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Themesicon: navigation pathGenerative Toolsicon: navigation pathComputer Art
Videoplace (Krueger, Myron), 1974Schotter (Nees, Georg)

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the fine arts of the present. With the far-reaching fame of Joseph Beuys and Andy Warhol, other paradigms had become important in art criticism whereby the production of material by graphic artists was no longer acceptable—something which had been done earlier as a concession to the art market. [40] Dieter Daniels describes this with the help of the concept of interaction: «During the sixties, the interaction between the public, the artists and the works themselves became a characteristic element of the new forms of art, outside the established categories and institutions. ‹Intermedia› was the term for the ideal of surmounting types and technologies. In place of being inaccessible, Happenings and ‹Fluxus› offered the audience the opportunity to determine its own experiences with art to a great extent. The goal of erasing borders between artists and the audience, and the removal of the differences between production and reception, had many parallels with the political demands of the 1968 uprisings, after the means of production had been occupied by those who were consumers of the products.» [41] For this reason, static computer graphics, which comprised most of the computer art of phases one and two, only became part of the system of art in an irregular manner, because, for a long time already, art had been trying to change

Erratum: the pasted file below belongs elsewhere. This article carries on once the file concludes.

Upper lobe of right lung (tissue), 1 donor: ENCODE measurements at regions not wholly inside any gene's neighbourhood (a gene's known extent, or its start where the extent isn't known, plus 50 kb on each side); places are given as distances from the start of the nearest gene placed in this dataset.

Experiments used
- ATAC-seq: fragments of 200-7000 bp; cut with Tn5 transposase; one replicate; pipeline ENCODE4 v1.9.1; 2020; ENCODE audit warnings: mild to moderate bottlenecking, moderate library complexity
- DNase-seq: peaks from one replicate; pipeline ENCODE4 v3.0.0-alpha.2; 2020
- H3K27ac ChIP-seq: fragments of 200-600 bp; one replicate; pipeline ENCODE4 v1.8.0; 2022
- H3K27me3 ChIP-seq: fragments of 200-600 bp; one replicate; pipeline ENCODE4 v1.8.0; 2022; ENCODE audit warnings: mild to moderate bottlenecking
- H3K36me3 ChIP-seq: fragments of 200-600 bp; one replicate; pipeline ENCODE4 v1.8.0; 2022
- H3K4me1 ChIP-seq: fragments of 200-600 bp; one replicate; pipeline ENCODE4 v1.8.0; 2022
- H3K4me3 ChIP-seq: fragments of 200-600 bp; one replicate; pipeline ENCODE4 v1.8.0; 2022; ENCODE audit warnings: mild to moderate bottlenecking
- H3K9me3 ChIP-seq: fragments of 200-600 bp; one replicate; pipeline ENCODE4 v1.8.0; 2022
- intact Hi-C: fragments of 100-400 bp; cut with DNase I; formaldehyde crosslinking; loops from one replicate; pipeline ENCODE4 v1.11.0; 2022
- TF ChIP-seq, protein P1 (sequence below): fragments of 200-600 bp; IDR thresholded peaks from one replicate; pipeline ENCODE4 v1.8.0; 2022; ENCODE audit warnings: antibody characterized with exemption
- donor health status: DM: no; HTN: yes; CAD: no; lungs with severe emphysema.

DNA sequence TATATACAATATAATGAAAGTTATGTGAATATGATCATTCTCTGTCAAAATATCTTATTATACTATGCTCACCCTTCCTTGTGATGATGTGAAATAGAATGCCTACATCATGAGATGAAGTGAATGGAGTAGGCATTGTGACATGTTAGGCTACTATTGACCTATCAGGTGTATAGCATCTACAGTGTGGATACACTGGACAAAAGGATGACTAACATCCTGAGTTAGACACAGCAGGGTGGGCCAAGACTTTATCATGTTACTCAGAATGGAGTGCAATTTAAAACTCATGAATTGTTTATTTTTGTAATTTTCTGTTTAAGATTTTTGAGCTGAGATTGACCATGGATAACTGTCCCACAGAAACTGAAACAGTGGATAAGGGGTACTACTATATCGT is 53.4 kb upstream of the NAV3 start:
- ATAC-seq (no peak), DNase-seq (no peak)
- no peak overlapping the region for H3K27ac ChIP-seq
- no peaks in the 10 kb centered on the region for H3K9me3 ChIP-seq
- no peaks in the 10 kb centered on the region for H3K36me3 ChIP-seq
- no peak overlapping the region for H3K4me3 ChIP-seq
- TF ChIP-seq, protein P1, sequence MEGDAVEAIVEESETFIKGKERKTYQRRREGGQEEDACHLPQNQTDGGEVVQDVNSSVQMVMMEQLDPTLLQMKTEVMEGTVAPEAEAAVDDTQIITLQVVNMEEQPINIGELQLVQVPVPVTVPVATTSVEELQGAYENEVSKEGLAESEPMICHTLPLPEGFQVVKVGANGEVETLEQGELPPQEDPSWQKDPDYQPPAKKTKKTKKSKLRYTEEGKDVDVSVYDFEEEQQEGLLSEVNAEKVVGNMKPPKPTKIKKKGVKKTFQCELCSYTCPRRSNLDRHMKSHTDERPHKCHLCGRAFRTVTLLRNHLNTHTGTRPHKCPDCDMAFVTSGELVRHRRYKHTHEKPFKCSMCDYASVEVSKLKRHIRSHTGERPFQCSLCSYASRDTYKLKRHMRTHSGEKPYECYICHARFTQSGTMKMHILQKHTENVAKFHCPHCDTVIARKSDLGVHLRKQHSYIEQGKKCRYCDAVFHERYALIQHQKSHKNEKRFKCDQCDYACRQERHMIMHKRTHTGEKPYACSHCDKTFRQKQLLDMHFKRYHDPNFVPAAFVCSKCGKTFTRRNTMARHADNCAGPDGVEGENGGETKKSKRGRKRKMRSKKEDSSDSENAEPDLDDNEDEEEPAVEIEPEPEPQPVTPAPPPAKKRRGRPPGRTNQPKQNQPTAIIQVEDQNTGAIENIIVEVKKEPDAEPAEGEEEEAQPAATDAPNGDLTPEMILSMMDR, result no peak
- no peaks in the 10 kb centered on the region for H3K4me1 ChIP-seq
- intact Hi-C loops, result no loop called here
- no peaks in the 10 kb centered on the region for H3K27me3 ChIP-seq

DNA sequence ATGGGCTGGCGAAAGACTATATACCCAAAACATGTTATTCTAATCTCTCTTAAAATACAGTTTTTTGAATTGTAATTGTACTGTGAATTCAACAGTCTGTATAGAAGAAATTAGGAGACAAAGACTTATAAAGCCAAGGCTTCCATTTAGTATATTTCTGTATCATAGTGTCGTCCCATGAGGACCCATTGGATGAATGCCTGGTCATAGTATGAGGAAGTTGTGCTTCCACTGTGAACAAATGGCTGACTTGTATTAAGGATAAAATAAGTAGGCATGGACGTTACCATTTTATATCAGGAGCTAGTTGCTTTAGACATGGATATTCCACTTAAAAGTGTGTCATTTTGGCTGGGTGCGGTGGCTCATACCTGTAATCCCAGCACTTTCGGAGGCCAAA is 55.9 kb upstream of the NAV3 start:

social practices through artistic action. In addition to this, given that the technology did not make possible what could already be achieved in the analogue world—with its mail, fax and copy machine networks—it is understandable that computer art made no lasting impression on the aesthetics of information.

B. Descriptive Analysis

In the computer art of both of the two first phases, there is a conceptual gap between the experimental and multimedial efforts by American artists, and the graphically oriented forms of German provenance. Two positions will make these differences clear. In the following, I will contrast the «Videoplace» of Myron Krueger, whom I consider to belong to phase two, with a phase one work of George Nees called «Schotter.» [42]

1. George Nees: «Schotter »

«Schotter» by Georg Nees is a portrait-format graphic assembled from twelve sets of twenty-two squares each, each set having the same length along the sides. Read from left to right, as one would read a European language, it shows disorder that increases from top to bottom as

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